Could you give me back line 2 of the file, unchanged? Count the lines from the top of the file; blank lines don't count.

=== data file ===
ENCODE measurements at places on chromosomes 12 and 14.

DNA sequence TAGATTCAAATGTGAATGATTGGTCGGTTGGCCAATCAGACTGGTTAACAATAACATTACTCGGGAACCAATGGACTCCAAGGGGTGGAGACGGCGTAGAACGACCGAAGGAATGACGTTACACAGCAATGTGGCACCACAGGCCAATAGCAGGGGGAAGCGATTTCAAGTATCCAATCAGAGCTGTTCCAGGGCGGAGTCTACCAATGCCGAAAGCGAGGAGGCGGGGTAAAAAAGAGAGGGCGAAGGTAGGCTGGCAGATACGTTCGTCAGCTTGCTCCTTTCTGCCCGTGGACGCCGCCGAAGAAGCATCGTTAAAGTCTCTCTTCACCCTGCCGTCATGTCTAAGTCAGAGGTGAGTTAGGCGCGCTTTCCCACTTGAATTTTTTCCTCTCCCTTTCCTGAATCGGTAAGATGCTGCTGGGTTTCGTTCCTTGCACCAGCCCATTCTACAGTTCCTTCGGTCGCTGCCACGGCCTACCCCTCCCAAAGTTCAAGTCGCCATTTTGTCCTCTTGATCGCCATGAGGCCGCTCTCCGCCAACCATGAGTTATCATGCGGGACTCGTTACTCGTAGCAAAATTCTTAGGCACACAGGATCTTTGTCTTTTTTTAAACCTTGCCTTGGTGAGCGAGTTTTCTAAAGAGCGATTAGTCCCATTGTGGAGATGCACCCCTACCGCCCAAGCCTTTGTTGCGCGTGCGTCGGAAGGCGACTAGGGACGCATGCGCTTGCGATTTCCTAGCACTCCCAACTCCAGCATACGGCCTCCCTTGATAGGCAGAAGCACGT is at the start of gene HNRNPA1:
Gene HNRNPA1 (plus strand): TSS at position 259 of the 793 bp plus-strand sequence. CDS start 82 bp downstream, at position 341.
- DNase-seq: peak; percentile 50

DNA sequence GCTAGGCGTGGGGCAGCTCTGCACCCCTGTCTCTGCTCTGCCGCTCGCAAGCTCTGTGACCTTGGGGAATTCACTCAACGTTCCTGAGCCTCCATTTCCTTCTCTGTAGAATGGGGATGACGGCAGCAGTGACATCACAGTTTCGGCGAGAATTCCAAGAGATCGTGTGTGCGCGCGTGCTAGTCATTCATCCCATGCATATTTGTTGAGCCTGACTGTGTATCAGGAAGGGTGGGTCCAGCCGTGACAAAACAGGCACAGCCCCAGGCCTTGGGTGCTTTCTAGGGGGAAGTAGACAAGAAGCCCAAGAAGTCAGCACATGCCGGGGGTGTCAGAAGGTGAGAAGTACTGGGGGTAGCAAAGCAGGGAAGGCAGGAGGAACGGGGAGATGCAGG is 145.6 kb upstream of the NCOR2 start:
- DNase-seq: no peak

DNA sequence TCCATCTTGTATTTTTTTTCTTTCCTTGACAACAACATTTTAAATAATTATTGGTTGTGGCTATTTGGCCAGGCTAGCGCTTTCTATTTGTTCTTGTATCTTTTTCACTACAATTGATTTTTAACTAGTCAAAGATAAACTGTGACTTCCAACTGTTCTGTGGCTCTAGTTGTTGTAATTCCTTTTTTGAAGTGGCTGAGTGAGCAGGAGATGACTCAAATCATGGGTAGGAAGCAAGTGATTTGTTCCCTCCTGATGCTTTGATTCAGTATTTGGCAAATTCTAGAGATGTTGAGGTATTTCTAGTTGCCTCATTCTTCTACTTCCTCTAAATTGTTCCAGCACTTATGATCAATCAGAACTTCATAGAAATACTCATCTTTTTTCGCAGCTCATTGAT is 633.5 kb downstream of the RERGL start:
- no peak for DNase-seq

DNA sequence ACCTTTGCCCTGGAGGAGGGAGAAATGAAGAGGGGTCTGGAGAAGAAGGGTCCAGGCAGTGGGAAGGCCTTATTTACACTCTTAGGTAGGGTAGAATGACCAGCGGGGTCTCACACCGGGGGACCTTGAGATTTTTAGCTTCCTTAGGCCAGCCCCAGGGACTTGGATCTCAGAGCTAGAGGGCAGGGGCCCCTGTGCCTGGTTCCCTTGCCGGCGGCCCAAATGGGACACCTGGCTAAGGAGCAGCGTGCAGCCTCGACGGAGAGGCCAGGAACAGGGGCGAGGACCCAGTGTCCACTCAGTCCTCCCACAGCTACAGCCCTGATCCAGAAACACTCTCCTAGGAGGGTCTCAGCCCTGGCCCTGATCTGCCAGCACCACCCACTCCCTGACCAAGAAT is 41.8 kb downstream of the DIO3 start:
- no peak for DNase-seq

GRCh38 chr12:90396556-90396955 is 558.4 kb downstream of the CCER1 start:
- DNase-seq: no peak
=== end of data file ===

DNA sequence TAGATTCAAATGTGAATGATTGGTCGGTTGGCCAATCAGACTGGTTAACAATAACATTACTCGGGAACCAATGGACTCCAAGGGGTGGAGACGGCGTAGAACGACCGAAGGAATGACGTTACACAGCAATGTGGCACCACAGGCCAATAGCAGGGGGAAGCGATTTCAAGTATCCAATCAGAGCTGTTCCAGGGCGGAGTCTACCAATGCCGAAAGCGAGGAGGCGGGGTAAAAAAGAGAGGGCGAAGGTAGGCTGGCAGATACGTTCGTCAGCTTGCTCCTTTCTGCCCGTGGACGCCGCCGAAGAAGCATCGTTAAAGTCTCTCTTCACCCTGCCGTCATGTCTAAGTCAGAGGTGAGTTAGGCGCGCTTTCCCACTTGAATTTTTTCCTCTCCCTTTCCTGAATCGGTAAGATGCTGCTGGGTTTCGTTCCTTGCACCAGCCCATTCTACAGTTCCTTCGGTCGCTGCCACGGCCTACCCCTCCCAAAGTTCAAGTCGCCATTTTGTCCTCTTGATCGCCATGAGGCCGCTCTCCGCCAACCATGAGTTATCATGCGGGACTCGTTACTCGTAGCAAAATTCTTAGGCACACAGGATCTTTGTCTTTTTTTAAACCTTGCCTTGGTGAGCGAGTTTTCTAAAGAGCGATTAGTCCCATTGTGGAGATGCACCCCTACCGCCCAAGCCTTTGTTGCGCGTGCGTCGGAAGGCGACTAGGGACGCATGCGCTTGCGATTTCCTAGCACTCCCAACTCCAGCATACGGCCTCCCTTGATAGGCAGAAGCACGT is at the start of gene HNRNPA1: